http://windowsphonefoundations.net/windowsphonemvc/navigation has a similar strongly-typed navigation helper.

    For example, to navigate to a different page:

    ShowAboutDialogCommand = new DelegateCommand(() => Controller<HomeController>().NavigateTo(c => c.AboutDialog));

    Or you can declare the navigation using attached properties:

    These two examples demonstrate how you might display your About page – that is, the details and contact information about your application – to the user.

    • http://brendanforster.com Brendan Forster

      Oops, missed the second snippet:

      “Or you can declare the navigation using attached properties:

      <Button commands:Navigate.To=”Home.About” Content=”About” />”

  • Clinton Cherry

    Another way could be to simply use a Hyperlink button and enter in the relative Uri of the page you want to navigate to

    ie:

    • Clinton Cherry

      …and here is the example snippet:

      <
      HyperlinkButton Content=”Go Somewhere” NavigateUri=”/MyNewPage.xaml” /
      >

  • http://nicksnettravels.builttoroam.com Nick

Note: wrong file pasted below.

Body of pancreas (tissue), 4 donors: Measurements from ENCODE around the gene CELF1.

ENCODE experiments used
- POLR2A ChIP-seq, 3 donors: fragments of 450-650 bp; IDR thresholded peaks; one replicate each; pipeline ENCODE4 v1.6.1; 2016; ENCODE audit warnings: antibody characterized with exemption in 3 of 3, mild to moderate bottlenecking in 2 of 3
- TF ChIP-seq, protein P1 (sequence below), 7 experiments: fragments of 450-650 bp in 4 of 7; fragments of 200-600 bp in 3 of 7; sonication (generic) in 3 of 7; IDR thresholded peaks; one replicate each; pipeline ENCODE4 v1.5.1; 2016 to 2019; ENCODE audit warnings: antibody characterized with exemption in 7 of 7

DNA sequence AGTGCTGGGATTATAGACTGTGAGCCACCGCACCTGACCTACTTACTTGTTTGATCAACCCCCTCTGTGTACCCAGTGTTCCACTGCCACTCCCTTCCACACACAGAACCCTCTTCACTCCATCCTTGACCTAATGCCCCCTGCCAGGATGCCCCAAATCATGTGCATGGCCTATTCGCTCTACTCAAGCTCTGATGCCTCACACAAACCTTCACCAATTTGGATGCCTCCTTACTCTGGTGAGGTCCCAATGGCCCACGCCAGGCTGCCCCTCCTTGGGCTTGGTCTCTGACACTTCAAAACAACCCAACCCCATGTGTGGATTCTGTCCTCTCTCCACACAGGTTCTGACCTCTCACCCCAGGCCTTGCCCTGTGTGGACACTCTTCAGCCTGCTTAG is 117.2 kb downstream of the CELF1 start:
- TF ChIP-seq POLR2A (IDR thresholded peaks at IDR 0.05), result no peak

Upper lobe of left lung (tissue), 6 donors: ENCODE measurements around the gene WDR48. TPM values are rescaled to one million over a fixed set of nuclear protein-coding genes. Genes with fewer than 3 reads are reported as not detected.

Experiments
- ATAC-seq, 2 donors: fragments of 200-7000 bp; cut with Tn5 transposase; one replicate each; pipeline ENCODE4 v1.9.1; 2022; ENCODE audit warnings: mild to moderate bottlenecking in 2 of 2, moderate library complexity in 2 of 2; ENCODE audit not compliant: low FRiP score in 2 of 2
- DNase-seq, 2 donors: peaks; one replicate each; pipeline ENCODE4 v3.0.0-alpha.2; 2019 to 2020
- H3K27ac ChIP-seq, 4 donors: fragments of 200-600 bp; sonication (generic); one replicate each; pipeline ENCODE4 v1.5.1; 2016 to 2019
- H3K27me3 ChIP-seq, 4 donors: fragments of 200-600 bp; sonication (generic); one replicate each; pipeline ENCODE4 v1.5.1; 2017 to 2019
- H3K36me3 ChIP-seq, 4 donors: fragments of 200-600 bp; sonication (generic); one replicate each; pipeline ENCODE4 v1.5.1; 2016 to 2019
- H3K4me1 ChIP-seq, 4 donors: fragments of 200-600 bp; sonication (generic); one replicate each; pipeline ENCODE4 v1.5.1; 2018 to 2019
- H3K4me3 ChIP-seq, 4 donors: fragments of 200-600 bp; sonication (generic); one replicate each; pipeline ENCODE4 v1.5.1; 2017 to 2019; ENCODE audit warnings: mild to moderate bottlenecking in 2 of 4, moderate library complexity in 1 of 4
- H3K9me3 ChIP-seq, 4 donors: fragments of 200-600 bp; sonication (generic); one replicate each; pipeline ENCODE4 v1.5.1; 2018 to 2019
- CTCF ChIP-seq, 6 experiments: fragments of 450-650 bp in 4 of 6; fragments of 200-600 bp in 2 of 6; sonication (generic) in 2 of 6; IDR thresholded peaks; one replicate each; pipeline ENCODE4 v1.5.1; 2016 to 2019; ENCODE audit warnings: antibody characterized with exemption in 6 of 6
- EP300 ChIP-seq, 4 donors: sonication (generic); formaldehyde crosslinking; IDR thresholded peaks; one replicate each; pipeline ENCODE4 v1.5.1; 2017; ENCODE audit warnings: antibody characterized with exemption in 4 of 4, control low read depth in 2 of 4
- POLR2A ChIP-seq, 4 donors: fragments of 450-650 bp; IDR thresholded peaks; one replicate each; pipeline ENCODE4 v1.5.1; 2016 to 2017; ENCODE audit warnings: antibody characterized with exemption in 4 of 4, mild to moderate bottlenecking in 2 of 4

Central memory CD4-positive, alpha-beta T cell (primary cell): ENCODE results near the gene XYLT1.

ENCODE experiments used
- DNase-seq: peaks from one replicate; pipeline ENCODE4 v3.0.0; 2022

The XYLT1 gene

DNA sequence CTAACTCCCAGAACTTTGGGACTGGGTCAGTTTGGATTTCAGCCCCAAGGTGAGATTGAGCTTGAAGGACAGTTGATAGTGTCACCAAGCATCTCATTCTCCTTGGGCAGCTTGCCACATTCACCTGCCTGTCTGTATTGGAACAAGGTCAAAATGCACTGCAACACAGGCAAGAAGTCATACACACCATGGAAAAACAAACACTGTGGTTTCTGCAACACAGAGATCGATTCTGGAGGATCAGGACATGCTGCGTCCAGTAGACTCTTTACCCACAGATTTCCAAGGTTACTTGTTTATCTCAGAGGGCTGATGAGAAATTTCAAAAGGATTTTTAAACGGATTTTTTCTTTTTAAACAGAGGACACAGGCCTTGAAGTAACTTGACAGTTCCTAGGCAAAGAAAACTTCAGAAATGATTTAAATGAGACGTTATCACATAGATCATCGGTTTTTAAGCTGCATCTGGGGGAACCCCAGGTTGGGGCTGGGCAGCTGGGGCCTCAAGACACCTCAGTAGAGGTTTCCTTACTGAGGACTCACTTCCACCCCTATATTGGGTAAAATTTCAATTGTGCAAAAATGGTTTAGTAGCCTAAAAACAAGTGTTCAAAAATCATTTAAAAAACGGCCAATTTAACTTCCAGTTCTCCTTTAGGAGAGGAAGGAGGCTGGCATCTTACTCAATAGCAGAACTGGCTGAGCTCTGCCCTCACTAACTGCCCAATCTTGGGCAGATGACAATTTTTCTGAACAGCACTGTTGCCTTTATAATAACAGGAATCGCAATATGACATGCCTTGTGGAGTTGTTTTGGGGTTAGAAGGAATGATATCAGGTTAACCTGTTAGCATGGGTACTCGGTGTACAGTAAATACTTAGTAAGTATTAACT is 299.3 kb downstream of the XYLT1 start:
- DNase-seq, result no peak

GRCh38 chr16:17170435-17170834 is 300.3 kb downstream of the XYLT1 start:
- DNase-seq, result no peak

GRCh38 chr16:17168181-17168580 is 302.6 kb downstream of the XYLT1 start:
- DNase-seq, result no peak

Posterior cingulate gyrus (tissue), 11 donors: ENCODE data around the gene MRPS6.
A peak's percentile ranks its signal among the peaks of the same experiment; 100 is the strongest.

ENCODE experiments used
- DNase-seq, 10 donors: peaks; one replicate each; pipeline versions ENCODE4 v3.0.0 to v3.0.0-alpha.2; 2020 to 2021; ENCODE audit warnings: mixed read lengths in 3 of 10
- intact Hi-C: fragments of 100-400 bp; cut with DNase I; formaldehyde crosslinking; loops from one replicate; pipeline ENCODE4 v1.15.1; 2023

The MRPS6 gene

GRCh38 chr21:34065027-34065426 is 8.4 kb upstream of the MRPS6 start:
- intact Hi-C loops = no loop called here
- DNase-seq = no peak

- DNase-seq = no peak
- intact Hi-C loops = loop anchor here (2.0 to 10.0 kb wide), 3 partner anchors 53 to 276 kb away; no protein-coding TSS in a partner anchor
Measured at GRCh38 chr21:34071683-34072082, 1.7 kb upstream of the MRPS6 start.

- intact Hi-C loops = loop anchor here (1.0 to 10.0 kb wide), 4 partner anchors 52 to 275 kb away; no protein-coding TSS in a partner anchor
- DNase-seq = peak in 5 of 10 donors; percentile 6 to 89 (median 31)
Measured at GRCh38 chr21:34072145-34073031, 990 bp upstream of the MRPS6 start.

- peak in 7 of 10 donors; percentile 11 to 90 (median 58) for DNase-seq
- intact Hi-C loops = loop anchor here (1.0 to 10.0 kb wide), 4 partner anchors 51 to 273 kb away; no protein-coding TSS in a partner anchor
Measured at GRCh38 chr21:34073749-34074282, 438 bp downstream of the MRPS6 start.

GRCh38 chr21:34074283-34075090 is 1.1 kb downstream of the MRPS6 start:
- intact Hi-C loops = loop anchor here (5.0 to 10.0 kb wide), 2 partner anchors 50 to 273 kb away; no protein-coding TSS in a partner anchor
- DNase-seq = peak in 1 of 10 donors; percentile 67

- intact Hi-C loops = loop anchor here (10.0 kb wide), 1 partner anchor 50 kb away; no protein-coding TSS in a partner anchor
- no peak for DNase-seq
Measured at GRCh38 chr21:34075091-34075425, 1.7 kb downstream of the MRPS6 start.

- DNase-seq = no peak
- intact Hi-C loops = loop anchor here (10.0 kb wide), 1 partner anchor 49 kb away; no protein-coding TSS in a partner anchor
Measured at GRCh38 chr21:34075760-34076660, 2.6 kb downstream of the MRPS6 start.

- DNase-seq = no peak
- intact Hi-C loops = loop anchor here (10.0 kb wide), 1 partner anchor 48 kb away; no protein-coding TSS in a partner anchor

Ryan, Brendan and Clinton – all great answers. I definitely see the value of extending the built in navigation service. Would love to see metrics about the impact on startup time and memory footprint for using frameworks like Caliburn Micro and WindowsPhoneMVC (and more than just on hello world!)

  • http://jake.ginnivan.net Jake Ginnivan

    Answer:

    Using Search extra’s you have to use the UriMapper to translate abstract Uri’s into uri’s that the navigation service can use. An example:

    The query string can then be extracted from the NavigationContext.QueryString property.

    Regarding perf on WP MVC (I cannot talk for Caliburn as I found the reflection to be a bit heavy) but as far as I can tell, the impact is minimal and most performance problems come from user code, not the framework. I have been working on making it easier to know where perf bottlenecks are in your application, see http://jake.ginnivan.net/wp7-mvc-trace-logging-and-debugging

    Once the app is started you incurr a cost of about 50ms max for a navigation, but you can pass entire objects between pages and have type safe nav. =)

    MahTweets for Mango starts up with no splash screen and feels far more responsive than v1 and it is using it.

  • Craig Naumann

    I’m looking forward to being able to try something like:

    // AuthenticationCanceled is a bool created from another test – if the user canceled the login